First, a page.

A Beginners Guide to the Endocannabinoid System
In the future, perhaps 20 years from now, cannabis-based medicines will have a prominent place in the worldwide pharmacopeia again. Indeed, we might have even gotten there much faster if it hadn’t been for the draconian interference of the U.S. government. To this day, they are still blocking researchers from accessing cannabis to study. Countless thousands have died suffering and millions more continue to be denied access to plant-based medications that could not only mitigate their misery, but also possibly even cure them.
Cannabis medications work so efficiently because of the endocannabinoid (EC) system, present in all humans and many animals as well. This system consists of a series of receptors that are configured only to accept cannabinoids, especially tetrahydrocannabinol (THC) and cannabidiol (CBD). Not enough research has been done on the other ones, cannabinol (CBN) and cannabigerol (CBG) plus others, to know much about their mechanisms of effect.
This system, an integral part of our physiologies, was discovered in the mid-1990s by Israeli researcher Dr. Ralph Mechoulam who also identified THC as the main active ingredient in cannabis in the early 1960s. Israel has been one of the most progressive nations for cannabis research and currently has one of the most advanced medical marijuana programs in the world. They are international leaders in advanced greenhouse technology, routinely producing flowers with 20 percent or greater THC.
Dr. Mechoulam’s world-changing research discovered two main receptors, cannabinoid 1 (CB1) and cannabinoid 2 (CB2), that are keyed to both the endocannabinoids that our body naturally produces and phytocannabinoids (plant-based) like THC and CBD. Our bodies actually produce the ECs similar to how our body produces narcotic-like endorphins. Synthetic cannabinoids, like the ones found in Marinol, also fit the receptor sites but don’t work as efficiently as the natural ones.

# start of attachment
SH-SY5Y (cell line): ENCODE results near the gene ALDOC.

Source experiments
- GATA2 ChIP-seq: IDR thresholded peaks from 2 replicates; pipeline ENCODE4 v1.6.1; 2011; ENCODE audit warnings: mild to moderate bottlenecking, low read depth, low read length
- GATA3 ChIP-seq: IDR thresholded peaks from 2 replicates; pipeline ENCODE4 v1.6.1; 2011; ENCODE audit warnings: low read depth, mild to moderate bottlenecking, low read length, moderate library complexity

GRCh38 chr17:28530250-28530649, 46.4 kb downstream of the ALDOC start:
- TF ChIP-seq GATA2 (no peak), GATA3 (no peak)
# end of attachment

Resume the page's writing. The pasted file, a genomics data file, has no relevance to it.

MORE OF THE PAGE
This research barely created a stir when first published as the whole world was still wrapped up in drug war madness. A prominent scientist discovers that our bodies not only have receptor sites cued just for cannabinoids but that our bodies actually produce them internally. The next step was to figure out how this affects our body’s functioning.
CB1 receptors are primarily found in the brain, although they are also both present in the male and female reproductive organs. Current research shows that THC is specifically keyed to the CB1 site. Therefore it is responsible for the feeling of intoxication that is the most familiar aspect of cannabis. From a therapeutic standpoint, it’s most important effect is to modulate and moderate the perception of pain. For example, touching a finger to a hot stove sends an electrical impulse that goes from the finger to the brain. The brain replies, “ouch, hot” and the finger is pulled away.
THC moderates pain; this doesn’t mean we leave our finger on the stove, but that the intensity of the painful feeling is reduced when THC is present in the CB1 site. This mechanism of action is why THC-rich medicines are so prized by people with intense pain issues. Cannabis and narcotics are also co-agonists, which means that each of them magnifies the effect of the other. This allows people to take lower doses and still have it be effective. Additionally, CB1 receptors are not present in the part of the brain that regulates heart rate and respiration, so unlike narcotics, there is no lethal dosage threshold for THC, allowing someone to consume as much is needed for its palliative effects.